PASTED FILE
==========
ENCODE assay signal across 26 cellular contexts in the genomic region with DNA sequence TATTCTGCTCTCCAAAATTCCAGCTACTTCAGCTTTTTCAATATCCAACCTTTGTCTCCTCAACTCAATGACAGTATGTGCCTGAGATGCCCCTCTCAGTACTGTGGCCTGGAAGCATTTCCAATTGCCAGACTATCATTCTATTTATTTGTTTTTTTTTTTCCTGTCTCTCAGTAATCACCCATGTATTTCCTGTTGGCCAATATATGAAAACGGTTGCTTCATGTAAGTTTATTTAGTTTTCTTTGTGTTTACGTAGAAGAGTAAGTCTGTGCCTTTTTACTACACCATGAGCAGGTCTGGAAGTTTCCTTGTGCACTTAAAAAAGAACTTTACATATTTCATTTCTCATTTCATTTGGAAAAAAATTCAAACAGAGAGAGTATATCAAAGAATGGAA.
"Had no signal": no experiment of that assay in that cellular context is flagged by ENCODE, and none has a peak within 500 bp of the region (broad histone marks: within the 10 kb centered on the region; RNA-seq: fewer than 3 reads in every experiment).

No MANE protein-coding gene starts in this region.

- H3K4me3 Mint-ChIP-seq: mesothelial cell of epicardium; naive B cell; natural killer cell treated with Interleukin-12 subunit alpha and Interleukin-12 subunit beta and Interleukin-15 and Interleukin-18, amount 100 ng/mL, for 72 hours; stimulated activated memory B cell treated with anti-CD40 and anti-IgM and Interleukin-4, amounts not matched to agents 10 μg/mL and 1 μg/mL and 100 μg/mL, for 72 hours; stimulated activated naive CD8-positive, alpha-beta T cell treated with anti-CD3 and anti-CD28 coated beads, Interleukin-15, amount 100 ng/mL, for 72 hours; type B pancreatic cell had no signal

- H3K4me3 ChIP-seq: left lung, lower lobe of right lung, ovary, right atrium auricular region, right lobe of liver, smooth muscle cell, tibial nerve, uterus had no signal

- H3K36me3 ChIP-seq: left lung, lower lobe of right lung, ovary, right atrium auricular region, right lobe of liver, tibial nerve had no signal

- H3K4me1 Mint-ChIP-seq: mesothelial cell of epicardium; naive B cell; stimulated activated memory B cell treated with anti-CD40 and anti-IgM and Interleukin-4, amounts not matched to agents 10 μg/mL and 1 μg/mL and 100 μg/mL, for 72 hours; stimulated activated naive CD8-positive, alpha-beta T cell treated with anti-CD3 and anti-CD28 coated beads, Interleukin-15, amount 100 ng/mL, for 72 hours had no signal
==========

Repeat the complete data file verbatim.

ENCODE assay signal across 26 cellular contexts in the genomic region with DNA sequence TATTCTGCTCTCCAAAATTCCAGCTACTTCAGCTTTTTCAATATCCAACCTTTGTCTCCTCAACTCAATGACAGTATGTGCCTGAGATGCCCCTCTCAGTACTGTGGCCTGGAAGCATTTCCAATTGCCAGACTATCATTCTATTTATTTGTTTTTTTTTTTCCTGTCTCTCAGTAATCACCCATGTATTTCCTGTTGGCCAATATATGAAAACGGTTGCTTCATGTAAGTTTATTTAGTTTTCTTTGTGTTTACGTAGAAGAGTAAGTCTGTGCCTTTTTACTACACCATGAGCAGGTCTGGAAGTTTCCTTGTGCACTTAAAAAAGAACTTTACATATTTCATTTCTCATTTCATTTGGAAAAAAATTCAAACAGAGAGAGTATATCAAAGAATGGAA.
"Had no signal": no experiment of that assay in that cellular context is flagged by ENCODE, and none has a peak within 500 bp of the region (broad histone marks: within the 10 kb centered on the region; RNA-seq: fewer than 3 reads in every experiment).

No MANE protein-coding gene starts in this region.

- H3K4me3 Mint-ChIP-seq: mesothelial cell of epicardium; naive B cell; natural killer cell treated with Interleukin-12 subunit alpha and Interleukin-12 subunit beta and Interleukin-15 and Interleukin-18, amount 100 ng/mL, for 72 hours; stimulated activated memory B cell treated with anti-CD40 and anti-IgM and Interleukin-4, amounts not matched to agents 10 μg/mL and 1 μg/mL and 100 μg/mL, for 72 hours; stimulated activated naive CD8-positive, alpha-beta T cell treated with anti-CD3 and anti-CD28 coated beads, Interleukin-15, amount 100 ng/mL, for 72 hours; type B pancreatic cell had no signal

- H3K4me3 ChIP-seq: left lung, lower lobe of right lung, ovary, right atrium auricular region, right lobe of liver, smooth muscle cell, tibial nerve, uterus had no signal

- H3K36me3 ChIP-seq: left lung, lower lobe of right lung, ovary, right atrium auricular region, right lobe of liver, tibial nerve had no signal

- H3K4me1 Mint-ChIP-seq: mesothelial cell of epicardium; naive B cell; stimulated activated memory B cell treated with anti-CD40 and anti-IgM and Interleukin-4, amounts not matched to agents 10 μg/mL and 1 μg/mL and 100 μg/mL, for 72 hours; stimulated activated naive CD8-positive, alpha-beta T cell treated with anti-CD3 and anti-CD28 coated beads, Interleukin-15, amount 100 ng/mL, for 72 hours had no signal